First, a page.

|Title||Europe Divided Then and Now|
|Publication Type||Riport / Report|
|Év / Year||2009|
|Institution||Stefan Batory Alapítvány|
|Város / City||Varsò|
|Típus / Type||Interview|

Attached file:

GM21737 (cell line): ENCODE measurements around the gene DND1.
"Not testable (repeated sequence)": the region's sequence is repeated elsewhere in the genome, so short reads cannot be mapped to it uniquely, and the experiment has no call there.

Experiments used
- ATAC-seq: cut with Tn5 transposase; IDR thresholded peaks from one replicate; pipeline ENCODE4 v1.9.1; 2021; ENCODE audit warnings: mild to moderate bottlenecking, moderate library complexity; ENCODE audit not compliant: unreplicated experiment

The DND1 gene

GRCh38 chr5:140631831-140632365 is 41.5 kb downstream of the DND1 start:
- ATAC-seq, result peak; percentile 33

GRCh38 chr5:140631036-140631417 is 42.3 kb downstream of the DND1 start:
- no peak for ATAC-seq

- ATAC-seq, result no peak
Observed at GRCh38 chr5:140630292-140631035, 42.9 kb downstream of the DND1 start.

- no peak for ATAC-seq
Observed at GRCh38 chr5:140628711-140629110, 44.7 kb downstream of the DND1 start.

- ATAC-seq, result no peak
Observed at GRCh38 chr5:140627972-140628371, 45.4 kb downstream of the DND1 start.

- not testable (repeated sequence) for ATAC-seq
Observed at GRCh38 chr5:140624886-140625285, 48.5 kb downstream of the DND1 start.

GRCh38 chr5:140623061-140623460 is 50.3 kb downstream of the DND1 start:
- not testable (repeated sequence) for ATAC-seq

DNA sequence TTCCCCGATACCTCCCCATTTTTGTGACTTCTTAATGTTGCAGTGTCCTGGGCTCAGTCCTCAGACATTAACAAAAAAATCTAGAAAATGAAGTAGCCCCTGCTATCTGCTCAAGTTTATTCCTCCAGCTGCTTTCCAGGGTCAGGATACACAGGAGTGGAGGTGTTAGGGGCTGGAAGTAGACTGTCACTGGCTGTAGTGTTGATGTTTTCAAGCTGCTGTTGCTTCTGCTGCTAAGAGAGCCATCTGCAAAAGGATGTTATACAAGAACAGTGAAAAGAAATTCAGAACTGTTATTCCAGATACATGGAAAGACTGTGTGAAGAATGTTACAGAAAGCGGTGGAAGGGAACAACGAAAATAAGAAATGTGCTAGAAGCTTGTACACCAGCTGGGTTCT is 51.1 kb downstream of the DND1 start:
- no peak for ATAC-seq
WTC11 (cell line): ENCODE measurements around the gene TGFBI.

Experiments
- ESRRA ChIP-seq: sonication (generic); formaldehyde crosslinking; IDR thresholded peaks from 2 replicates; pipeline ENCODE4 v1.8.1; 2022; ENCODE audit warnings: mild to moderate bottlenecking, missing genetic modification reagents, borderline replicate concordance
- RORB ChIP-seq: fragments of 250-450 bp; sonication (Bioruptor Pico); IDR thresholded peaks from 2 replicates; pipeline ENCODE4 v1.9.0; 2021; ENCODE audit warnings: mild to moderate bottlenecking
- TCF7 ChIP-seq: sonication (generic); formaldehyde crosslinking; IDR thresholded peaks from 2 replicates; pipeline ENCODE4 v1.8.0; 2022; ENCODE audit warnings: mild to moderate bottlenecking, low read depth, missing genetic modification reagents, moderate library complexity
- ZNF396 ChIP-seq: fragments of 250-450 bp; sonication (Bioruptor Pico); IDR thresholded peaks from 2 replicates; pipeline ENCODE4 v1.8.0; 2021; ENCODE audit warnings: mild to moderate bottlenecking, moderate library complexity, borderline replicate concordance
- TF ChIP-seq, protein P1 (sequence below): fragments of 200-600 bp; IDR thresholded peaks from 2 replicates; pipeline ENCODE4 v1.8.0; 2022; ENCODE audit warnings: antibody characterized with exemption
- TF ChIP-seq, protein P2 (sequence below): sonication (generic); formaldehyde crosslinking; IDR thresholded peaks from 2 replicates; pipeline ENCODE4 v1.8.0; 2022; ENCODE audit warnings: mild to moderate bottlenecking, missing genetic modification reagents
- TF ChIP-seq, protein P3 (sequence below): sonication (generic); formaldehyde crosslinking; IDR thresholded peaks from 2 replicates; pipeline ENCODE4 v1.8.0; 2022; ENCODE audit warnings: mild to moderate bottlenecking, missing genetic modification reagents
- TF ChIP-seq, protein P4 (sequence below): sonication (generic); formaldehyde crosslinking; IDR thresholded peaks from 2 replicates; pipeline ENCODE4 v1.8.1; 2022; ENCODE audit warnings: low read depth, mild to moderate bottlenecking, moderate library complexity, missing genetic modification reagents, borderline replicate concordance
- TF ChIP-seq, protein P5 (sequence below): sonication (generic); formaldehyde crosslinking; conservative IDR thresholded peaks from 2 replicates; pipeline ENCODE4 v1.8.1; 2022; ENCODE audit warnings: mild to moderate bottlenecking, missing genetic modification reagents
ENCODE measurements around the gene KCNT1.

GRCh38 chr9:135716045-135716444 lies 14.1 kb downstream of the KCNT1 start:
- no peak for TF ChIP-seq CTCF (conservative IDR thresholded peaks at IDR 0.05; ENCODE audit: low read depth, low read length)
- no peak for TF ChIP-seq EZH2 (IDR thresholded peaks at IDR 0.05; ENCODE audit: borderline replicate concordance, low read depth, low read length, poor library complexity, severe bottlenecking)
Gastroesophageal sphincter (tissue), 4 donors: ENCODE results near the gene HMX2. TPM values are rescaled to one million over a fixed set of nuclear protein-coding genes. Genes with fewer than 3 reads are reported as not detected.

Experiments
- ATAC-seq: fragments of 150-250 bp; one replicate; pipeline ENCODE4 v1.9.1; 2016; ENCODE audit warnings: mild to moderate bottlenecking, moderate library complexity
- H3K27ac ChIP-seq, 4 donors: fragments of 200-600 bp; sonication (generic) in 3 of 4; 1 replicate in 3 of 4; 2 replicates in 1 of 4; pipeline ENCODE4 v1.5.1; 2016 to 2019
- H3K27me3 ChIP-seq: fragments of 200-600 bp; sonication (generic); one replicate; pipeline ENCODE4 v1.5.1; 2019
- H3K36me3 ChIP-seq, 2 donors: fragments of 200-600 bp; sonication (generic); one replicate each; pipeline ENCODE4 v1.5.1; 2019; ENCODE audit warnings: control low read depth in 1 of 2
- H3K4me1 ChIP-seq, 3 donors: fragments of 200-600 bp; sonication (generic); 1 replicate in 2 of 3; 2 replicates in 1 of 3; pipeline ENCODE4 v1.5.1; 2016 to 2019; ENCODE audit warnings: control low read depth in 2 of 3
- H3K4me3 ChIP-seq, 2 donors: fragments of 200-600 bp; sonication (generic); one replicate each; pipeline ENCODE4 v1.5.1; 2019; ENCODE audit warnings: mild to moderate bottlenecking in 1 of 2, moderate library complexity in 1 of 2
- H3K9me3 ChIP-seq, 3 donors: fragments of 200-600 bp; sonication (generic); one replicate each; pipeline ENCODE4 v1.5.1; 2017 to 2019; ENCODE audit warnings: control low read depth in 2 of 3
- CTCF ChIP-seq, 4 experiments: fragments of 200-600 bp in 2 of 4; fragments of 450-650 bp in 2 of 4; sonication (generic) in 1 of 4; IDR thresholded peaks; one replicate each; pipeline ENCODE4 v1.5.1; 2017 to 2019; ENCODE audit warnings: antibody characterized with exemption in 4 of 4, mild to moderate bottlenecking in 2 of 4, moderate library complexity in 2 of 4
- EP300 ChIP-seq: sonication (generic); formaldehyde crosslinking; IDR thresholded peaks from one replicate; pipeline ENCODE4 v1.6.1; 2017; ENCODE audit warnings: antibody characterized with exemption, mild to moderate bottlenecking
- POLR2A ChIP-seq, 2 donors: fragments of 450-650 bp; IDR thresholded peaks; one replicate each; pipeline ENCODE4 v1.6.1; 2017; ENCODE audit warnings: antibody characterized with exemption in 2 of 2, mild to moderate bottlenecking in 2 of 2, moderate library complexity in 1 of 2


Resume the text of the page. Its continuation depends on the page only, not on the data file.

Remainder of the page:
The Czech Republic, Hungary, Poland, and Slovakia acceded to the Schengen Agreement in December 2007. The closing of the border-crossing points involved provoked many to point out the exceptional significance of this event. Some saw in this one of the last stages in the healing of divisions in Europe. In practice, inhabitants of the CEE countries can now travel with ease the likes of which they had never known before; they are enjoying opportunities that many of them could not even have dreamed of. One can assume that inhabitants of the Visegrad countries will soon take the lack of checks and clearances at the EU internal borders for granted. Similarly, the majority of them got used to the facilities introduced earlier very quickly. First, they did not need visas for West European countries. Next, they could go there without a passport – with just an ID. And now, there are no borders to speak of. The opposite is true of those living in Eastern Europe though. Citizens of countries such as Belarus, Moldova, Russia, or Ukraine find visiting the EU, and especially Visegrad countries, increasingly more difficult. The enlargement of, first, the EU, and then, the Schengen Zone, involved the tightening of controls at the new EU external borders, and at the same time of the visa regime followed by the new EU Member States vis-à-vis their Eastern neighbours. The inhabitants of East European countries encounter more and more difficulties in this respect: higher costs of obtaining a visa, stricter requirements to be met, etc. For many of them, travel to the EU is beyond reach now. Thus, this healing of divisions is not tantamount to the end of the division of Europe as such. Our publication shows that this division is both the problem of the past, and of the present. Therefore, the book is divided into two parts: “THEN” and “NOW”. Both of these parts deal with the problems encountered by Europeans in connection with travelling. The problem is discussed though Introduction within the context of two different periods and two separate geographical areas.